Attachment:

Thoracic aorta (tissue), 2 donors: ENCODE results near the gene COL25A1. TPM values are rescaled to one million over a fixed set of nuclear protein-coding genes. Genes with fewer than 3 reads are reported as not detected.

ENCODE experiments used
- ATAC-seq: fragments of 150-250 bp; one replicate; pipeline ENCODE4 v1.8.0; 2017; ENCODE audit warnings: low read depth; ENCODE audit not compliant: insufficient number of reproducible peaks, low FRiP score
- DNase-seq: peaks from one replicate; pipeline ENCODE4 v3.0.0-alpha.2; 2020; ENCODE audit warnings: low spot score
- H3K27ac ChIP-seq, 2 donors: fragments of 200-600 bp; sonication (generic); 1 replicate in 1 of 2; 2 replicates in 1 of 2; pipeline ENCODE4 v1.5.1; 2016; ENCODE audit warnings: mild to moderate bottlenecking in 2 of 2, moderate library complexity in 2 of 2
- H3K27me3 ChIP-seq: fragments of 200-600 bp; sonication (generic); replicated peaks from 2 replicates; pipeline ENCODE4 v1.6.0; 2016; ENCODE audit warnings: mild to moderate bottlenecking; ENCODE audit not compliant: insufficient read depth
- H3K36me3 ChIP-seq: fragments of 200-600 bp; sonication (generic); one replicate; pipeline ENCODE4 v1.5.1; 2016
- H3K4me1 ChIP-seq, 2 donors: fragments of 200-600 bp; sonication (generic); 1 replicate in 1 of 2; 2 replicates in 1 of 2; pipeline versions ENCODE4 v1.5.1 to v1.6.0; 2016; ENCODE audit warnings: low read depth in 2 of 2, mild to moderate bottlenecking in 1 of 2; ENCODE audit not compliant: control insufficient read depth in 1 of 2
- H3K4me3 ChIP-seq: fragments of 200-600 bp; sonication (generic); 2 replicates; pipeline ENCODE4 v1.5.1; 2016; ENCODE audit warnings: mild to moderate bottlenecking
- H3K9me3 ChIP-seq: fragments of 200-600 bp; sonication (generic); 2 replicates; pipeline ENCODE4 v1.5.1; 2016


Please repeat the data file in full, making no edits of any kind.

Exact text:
Thoracic aorta (tissue), 2 donors: ENCODE results near the gene COL25A1. TPM values are rescaled to one million over a fixed set of nuclear protein-coding genes. Genes with fewer than 3 reads are reported as not detected.

ENCODE experiments used
- ATAC-seq: fragments of 150-250 bp; one replicate; pipeline ENCODE4 v1.8.0; 2017; ENCODE audit warnings: low read depth; ENCODE audit not compliant: insufficient number of reproducible peaks, low FRiP score
- DNase-seq: peaks from one replicate; pipeline ENCODE4 v3.0.0-alpha.2; 2020; ENCODE audit warnings: low spot score
- H3K27ac ChIP-seq, 2 donors: fragments of 200-600 bp; sonication (generic); 1 replicate in 1 of 2; 2 replicates in 1 of 2; pipeline ENCODE4 v1.5.1; 2016; ENCODE audit warnings: mild to moderate bottlenecking in 2 of 2, moderate library complexity in 2 of 2
- H3K27me3 ChIP-seq: fragments of 200-600 bp; sonication (generic); replicated peaks from 2 replicates; pipeline ENCODE4 v1.6.0; 2016; ENCODE audit warnings: mild to moderate bottlenecking; ENCODE audit not compliant: insufficient read depth
- H3K36me3 ChIP-seq: fragments of 200-600 bp; sonication (generic); one replicate; pipeline ENCODE4 v1.5.1; 2016
- H3K4me1 ChIP-seq, 2 donors: fragments of 200-600 bp; sonication (generic); 1 replicate in 1 of 2; 2 replicates in 1 of 2; pipeline versions ENCODE4 v1.5.1 to v1.6.0; 2016; ENCODE audit warnings: low read depth in 2 of 2, mild to moderate bottlenecking in 1 of 2; ENCODE audit not compliant: control insufficient read depth in 1 of 2
- H3K4me3 ChIP-seq: fragments of 200-600 bp; sonication (generic); 2 replicates; pipeline ENCODE4 v1.5.1; 2016; ENCODE audit warnings: mild to moderate bottlenecking
- H3K9me3 ChIP-seq: fragments of 200-600 bp; sonication (generic); 2 replicates; pipeline ENCODE4 v1.5.1; 2016